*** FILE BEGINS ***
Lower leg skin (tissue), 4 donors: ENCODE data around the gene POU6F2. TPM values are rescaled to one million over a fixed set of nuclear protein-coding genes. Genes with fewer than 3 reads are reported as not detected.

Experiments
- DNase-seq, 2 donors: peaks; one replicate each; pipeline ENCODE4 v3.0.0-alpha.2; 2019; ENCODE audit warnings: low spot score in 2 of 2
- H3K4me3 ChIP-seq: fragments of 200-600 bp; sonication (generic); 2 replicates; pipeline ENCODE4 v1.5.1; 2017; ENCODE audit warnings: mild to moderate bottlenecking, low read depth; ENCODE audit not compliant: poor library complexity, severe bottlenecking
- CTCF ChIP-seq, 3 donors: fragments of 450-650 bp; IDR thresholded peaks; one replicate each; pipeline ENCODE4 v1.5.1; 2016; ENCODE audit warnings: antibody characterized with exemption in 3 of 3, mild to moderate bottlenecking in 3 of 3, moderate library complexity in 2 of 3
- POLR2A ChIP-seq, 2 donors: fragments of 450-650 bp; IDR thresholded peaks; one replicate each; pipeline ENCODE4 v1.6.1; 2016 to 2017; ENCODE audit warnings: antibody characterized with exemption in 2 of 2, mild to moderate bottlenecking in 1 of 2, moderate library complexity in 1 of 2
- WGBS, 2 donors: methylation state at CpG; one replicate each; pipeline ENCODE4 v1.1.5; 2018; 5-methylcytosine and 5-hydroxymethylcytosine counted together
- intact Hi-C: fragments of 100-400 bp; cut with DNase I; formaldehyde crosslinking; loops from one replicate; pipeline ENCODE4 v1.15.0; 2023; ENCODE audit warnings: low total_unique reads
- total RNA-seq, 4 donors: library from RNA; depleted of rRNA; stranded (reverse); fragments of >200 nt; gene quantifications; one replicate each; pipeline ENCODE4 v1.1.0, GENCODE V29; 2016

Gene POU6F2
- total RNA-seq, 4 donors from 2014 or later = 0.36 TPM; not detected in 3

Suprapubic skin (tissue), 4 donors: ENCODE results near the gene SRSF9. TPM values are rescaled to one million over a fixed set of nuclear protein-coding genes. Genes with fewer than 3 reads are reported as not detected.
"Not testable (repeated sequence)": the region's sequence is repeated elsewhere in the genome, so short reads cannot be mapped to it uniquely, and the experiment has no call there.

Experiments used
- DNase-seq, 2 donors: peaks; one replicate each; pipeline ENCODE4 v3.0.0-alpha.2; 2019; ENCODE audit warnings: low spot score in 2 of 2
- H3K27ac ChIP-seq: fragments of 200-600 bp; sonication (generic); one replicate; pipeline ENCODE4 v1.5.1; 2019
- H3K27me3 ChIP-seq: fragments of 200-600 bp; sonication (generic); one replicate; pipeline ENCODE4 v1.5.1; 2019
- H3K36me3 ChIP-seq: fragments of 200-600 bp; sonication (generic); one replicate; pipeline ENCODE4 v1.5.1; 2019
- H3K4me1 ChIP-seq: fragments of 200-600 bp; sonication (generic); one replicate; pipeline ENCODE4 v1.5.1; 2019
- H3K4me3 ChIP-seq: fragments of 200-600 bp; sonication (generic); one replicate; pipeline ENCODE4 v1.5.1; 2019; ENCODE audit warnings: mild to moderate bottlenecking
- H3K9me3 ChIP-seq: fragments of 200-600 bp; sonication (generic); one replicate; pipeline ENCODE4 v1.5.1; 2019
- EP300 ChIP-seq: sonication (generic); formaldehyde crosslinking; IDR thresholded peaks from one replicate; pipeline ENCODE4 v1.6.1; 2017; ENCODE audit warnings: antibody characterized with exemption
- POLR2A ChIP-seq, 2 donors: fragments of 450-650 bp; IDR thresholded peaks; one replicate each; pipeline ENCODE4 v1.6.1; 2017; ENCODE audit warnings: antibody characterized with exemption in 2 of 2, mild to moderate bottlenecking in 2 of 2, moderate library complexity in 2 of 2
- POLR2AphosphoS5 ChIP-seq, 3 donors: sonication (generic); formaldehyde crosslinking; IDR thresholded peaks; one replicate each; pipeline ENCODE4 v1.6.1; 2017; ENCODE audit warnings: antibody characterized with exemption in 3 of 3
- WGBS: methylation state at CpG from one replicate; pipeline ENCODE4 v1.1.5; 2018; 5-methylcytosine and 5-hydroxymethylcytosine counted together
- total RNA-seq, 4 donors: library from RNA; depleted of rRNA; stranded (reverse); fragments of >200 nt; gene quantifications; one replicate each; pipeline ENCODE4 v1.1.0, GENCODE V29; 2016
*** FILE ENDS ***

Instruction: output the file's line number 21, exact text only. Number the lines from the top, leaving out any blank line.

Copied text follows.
- H3K9me3 ChIP-seq: fragments of 200-600 bp; sonication (generic); one replicate; pipeline ENCODE4 v1.5.1; 2019